News / Europe

BBC Filming on North Korea Trip Sparks Anger

BBC Filming on North Korea Trip Sparks Angeri
April 15, 2013 11:26 PM
Students at the London School of Economics (LSE) have expressed anger that the BBC used a university trip to North Korea as cover for filming an undercover documentary on the reclusive country. Others have expressed support for the British broadcaster, which says the program is in the national interest at a time when North Korea is threatening nuclear war. Henry Ridgwell reports from London.
Henry Ridgwell
Students at the London School of Economics say the BBC (British Broadcasting Corporation) used a university trip to North Korea as cover for filming an undercover documentary on the reclusive country.

While the students say they're angry about the incident, others have expressed support for the British broadcaster, which said the program is in the national interest at a time when North Korea is threatening nuclear war.

Three BBC journalists entered North Korea, posing as students on a university trip organized by the London School of Economics. In secretly filmed footage, BBC reporter John Sweeney is seen walking in the countryside close to the capital, Pyongyang. There are no government minders present. Other excerpts show beggars on the street and hundreds of military officers applauding at a circus performance.

Alex Peters-Day, general secretary of the university's students’ union, said possible risks were not made clear to the students.

"We were shocked that they would put our students at that level of risk without informing them beforehand," he said. "I feel it’s an absolute disgrace to be so reckless with students’ lives. And I think the BBC took a bit of a gamble."

The BBC insisted that it did inform all the students on the trip about the presence of the journalists and the risks involved. But the lead reporter on the documentary, John Sweeney, said full details were deliberately withheld.

"We were anxious that if I was arrested, if that happened, then the less the students knew the better," said Sweeney.

University authorities have complained to the BBC about the incident. Some of the students who were on the trip say they have received threatening letters from the North Korean state.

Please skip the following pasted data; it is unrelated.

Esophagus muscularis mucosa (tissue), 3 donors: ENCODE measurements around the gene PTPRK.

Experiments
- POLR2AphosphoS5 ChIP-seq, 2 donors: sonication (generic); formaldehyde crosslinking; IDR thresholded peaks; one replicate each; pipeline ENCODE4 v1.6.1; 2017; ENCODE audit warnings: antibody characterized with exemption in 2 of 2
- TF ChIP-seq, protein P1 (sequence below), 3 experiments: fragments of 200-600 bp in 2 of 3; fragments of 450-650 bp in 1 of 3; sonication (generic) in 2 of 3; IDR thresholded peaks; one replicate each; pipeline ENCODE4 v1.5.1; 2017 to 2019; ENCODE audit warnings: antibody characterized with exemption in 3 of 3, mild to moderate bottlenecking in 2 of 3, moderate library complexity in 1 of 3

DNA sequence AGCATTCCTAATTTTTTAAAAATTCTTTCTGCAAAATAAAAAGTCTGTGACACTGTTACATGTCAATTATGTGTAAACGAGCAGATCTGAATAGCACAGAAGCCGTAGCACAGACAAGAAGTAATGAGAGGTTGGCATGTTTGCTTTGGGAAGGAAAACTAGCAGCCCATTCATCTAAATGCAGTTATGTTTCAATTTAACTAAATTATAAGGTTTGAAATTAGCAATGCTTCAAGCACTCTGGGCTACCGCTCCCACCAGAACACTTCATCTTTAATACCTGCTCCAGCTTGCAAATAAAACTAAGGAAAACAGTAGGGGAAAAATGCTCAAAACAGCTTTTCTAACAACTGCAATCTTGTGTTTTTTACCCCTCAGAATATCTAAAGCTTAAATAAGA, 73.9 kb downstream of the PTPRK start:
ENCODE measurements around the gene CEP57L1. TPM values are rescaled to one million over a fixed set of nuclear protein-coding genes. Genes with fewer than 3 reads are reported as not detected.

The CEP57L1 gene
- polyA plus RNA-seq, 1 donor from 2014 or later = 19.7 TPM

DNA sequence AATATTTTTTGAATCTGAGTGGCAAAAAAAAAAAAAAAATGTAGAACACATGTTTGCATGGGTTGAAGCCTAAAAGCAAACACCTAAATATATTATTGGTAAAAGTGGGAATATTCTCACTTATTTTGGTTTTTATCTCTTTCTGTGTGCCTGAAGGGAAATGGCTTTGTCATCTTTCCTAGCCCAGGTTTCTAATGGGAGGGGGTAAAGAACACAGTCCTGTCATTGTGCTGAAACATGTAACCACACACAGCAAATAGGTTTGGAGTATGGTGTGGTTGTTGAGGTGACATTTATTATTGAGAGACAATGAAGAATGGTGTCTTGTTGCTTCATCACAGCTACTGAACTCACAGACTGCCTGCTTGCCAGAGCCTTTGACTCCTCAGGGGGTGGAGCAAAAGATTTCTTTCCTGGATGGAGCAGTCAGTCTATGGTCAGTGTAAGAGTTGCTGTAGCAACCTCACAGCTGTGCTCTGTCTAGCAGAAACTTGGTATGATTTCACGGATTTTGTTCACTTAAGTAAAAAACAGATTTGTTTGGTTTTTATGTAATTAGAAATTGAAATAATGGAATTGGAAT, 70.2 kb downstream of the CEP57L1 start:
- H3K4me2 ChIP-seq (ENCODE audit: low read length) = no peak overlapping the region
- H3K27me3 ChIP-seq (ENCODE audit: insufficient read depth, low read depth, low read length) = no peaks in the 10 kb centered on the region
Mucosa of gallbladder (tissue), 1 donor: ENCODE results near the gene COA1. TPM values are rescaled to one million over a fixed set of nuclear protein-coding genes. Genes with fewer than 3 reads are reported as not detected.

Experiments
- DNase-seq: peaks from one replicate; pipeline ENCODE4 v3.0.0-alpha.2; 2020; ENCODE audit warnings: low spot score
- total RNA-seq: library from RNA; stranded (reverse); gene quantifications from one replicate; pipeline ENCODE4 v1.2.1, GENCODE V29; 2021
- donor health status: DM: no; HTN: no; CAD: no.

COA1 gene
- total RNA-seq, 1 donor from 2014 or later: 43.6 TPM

"There is still in North Korean detention a Korean-American tour operator who was arrested, allegedly for passing memory sticks or CDs to North Koreans," said James Hoare, a former British ambassador to North Korea. "It's a dangerous business, going undercover in North Korea, and it is a very big mistake, I think, to endanger other people in the process."

A Window on Real Life

But the BBC said the footage gives a window on real life in North Korea at a time when its leader is warning of nuclear war.

"We don't understand what the motivations and intentions are of this regime," said Ceri Thomas, head of news programs at the BBC. "We very, very rarely get access to it. And for the BBC to have this documentary is a very important piece of public interest journalism."

Opinions among the student body were mixed.

"If the BBC documentary is able to provide some sort of aspect of originality, of novelty to that same sort of re-hashed journalistic story, then maybe the sacrifice made on the part of LSE would be worth it," said Matt, an undergraduate.

Nabila Munawar, a graduate student from Canada, said,"As a PhD student, when I go out and do my fieldwork, I feel like this could impact on what people believe of what you're doing."

The London School of Economics has asked for the broadcast to be cancelled, fearing possible retribution if the students' identities are revealed.

The BBC did agree to blur students' faces - but is going ahead with the broadcast.

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